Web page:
Monday, October 24, 2011

Favorite Pot Holders Tutorial

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As promised in a previous post, here is the tutorial for my Favorite Pot Holders. 
Hope some of you get a chance to try it out. 
I would love to see what you come up with!

This really would be a perfect project for your larger scraps, or if you're buying the material specifically for this, check out the remnant pile at your fabric store. I've found there to be lots of medium weight home decor fabric in there that is too small for pillows and things, but would be perfect for this. Plus, you can get a great deal on remnants!

So here's what you'll need (for a set of two):

medium weight fabric- at least 1/3 of a yard of a standard bolt
terry cloth- at least 16 inches of a standard bolt
insulated batting (I prefer In Sul Brite. Sometimes in the store, they keep it behind the cutting counter, so you might have to ask)- at least a 9"x29" rectangle
coordinating thread
sewing machine
rotary cutter and mat (I suppose this is not necessary but it HIGHLY recommended)

Step 1:

Cut your pieces. I like to do all of my cutting first so I can breeze through the rest. Here's the cutting list for one pot holder:

decor fabric:
9"x5 1/2" piece- qty. 1
9"x2" strip- qty. 1
2" strip at least 42" long- qty. 1

terry cloth:
9"x9" square- qty. 2
9"x5 1/2" rectangle- qty. 1

insulated batting:
9"x9" square- qty. 1
9"x5 1/2" rectangle- 1

Step 2:

Now to begin the sewing... take your 9"x5 1/2" pieces and sandwich them together with the insulated batting in the middle and right sides facing out. This is going to be the front of the "pocket."

Step 3:

Pin them together along the edges so the "sandwich" doesn't shift while you sew.

Step 4:

Begin quilting the pieces together. I just sewed parallel lines one way and then the other as you see, but you can do whatever design you like (squares, diamonds, squiggles, free hand). 

The pattern on my fabric was simple enough that I could just eyeball it, but you could mark where you want your quilting lines to go with a fabric marker if you wanted.

Step 5:

Piece together your 9"x9" squares in same fashion (terry, batting, terry)...

... and pin together.

Step 6:

Quilt together your 9" square pieces like you did the front of the pocket. I sewed from corner to corner and then from midpoint to midpoint as you can see.

Step 7:

Now for your trim... take your 9x2 piece of decor fabric and iron in the edges longways about 1/4 inch so it looks like this...

Step 8:

Now fold that piece in half and iron, so it looks like this...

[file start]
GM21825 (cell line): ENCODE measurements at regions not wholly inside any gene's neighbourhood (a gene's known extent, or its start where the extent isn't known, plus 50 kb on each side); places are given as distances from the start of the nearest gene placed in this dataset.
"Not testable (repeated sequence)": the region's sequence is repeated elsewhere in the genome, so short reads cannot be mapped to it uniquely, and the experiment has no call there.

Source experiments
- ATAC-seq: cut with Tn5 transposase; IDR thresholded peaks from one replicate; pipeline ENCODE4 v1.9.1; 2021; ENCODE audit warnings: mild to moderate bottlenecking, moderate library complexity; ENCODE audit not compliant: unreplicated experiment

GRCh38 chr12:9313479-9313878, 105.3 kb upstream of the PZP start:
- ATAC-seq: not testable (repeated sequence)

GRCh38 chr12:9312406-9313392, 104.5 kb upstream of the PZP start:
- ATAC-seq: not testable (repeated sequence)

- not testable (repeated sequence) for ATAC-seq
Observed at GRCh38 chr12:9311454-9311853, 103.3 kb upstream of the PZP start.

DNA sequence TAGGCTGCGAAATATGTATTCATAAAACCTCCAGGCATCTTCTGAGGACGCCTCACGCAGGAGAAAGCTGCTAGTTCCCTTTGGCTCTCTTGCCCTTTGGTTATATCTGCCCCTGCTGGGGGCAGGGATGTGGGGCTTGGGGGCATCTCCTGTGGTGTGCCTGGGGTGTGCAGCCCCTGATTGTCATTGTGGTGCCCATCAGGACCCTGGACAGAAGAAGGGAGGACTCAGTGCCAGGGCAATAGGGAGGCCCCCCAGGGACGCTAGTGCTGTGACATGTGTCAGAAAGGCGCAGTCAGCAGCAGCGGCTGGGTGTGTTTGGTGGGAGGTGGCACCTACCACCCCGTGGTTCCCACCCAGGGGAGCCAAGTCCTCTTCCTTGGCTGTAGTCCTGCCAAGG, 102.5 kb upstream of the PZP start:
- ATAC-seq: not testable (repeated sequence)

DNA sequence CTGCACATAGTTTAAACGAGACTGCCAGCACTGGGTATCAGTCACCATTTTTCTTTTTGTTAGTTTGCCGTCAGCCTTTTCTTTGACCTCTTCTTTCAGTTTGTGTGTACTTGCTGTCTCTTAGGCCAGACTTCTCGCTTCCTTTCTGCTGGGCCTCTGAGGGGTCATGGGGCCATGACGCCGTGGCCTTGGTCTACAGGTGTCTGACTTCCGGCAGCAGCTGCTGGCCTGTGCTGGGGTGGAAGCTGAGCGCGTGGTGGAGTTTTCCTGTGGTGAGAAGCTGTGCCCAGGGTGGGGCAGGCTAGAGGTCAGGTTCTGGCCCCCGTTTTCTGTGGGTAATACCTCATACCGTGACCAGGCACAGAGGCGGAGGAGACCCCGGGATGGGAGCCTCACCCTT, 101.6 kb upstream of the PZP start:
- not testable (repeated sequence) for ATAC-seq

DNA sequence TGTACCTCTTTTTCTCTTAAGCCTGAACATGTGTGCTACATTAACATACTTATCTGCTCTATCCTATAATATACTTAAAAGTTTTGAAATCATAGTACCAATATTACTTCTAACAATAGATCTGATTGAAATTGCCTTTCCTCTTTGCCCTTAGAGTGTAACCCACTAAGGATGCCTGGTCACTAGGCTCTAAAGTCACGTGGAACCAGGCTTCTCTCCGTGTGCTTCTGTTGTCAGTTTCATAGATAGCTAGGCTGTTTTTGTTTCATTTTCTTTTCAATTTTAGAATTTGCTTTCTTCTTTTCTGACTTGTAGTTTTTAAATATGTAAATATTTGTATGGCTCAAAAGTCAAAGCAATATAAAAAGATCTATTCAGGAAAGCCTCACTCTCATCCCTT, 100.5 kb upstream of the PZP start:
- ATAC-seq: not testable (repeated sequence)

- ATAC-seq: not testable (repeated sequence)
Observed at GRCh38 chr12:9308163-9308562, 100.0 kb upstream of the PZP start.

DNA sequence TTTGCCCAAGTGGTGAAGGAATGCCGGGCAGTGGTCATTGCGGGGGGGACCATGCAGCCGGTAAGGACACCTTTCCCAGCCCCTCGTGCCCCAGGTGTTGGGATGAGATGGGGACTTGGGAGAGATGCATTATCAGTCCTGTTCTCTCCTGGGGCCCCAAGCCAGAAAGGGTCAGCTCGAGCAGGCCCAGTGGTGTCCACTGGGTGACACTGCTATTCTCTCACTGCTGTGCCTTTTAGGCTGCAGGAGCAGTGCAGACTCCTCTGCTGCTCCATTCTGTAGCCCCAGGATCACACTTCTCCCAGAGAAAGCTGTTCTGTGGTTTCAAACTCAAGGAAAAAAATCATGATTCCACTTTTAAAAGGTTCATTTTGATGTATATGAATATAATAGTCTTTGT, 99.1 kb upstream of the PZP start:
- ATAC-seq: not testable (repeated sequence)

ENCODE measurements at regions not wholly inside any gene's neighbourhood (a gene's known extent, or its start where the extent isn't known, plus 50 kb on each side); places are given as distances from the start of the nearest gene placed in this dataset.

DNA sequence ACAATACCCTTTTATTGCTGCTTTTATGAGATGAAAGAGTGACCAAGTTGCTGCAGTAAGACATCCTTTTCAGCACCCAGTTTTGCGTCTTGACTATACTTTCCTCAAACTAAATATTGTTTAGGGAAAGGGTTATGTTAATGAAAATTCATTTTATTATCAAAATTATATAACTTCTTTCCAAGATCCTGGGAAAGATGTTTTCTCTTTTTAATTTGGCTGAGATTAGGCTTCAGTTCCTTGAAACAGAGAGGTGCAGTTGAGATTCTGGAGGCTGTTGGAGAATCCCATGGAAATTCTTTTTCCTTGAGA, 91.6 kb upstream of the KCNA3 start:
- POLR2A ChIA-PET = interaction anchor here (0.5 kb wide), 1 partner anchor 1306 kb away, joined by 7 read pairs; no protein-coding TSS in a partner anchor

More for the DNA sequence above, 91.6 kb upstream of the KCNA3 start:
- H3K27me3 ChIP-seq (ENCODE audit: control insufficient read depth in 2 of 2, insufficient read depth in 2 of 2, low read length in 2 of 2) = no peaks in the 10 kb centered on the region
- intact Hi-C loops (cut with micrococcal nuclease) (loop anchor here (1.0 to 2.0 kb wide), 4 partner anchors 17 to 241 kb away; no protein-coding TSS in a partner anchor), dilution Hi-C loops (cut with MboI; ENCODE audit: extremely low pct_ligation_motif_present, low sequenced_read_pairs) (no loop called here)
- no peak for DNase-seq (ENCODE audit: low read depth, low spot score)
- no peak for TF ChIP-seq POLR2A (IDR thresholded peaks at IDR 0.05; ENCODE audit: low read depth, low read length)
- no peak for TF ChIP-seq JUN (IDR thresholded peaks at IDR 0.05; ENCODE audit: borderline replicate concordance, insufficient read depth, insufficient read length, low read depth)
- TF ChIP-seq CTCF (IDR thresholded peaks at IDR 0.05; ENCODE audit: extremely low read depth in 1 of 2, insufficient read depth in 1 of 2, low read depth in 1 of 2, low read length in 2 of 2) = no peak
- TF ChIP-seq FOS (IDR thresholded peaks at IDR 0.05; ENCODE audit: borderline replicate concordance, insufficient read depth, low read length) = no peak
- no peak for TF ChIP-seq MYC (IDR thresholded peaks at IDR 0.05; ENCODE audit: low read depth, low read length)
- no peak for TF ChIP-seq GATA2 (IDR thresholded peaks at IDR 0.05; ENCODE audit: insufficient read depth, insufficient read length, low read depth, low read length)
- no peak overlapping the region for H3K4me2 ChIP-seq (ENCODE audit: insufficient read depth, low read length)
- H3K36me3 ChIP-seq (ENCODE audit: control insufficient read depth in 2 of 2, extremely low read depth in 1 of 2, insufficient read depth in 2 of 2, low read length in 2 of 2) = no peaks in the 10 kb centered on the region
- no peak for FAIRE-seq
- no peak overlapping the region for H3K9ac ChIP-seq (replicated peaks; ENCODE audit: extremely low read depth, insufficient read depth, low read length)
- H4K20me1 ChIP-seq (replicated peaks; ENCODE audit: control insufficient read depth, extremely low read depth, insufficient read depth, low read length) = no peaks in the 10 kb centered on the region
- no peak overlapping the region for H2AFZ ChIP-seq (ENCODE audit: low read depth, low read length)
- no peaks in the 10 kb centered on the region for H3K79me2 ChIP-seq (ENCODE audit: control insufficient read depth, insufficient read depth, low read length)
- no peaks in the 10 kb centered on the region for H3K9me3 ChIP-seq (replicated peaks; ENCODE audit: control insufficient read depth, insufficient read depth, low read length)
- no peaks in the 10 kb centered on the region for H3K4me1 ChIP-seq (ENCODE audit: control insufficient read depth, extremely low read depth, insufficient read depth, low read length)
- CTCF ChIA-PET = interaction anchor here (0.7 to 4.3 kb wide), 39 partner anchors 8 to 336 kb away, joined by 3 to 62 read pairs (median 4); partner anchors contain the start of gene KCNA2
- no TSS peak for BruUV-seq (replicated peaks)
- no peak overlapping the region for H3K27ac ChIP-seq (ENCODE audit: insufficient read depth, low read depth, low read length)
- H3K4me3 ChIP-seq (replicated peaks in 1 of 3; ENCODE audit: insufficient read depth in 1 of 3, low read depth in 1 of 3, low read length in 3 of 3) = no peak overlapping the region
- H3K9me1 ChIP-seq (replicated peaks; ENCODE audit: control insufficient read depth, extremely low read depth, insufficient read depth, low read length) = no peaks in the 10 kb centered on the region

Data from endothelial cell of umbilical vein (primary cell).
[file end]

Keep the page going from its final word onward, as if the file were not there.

Step 9:

Place this trim piece along the top edge of your pocket.

Step 10:

Sew the trim piece on about 1/8 inch from the bottom fold and you'll have a piece that looks like this...

This would be the time to sew on your tag if you have one. Obviously optional. :)

Step 11:

Piece together your back terry piece and your front pocket piece like this...

Step 12:

Round your edges. Grab something round (I used a spool of ribbon) and trace rounded corners on the bottom right, bottom left, and top left corners of your pot holder. You can leave them square if you wish, but rounding them will make adding your trim easier later. Plus, I personally prefer the rounded look. ;)

Step 13:

Use scissors to cut your rounded edges and even out the layers along all four sides of your pot holder. You want to line everything up as well as possible so the trim will fit on properly. You should now have something a little like this....

Step 14:

Take your long piece of trim (2" strip) and iron in the edges and iron that in half just like you did the shorter piece. Sorry, I don't have a picture of this, but you get the idea from the previous picture, right?

Step 15:

Pin one end of the trim on the top right corner of your pot holder going down. Like this...

Step 16:

Your trim is going to be sewn on just like the pocket trim going all the way around your pot holder. I pinned it so you could see...
I didn't actually have the trim pinned while I sewed mine, though. I found it easier to be able to give and take a little bit with the fabric. This is definitely the most difficult part of the whole project.  You have to sew just along the edge and it can get tricky especially around the corners and because you're going through many layers of fabric. Just remember, slow and steady wins the race here and if you get off track with the edging just back up, undo your seam, and try again. :)

Step 17:

Once you get back around to the top right corner, you're going to keep sewing right off the edge so you can make your loop out of the extra trim.

You should keep sewing a good 6 inches off the corner so you have enough trim to work with to make your loop. You should now have something that looks like this...

Step 18:

Turn your pot holder over to the back and fold the tail of your trim around. Fold the unfinished end under and sew it in place.

That's it, people! Not bad, right? :)

Now, just repeat for your second and you'll have a matching set!

This was my first sewing tutorial, so I hope it was clear enough. Let me know if you have any questions, and I would love to see your results! :)

1 comment:

  1. thanks Meg, I'm definitely going to make some of these - I've been needing some new pot holders and the ones at the store are so flimsy and cheaply made. and you know that I've got lots of decorator scraps!!!! So watch out - people may be getting pot holders for Christmas this year -


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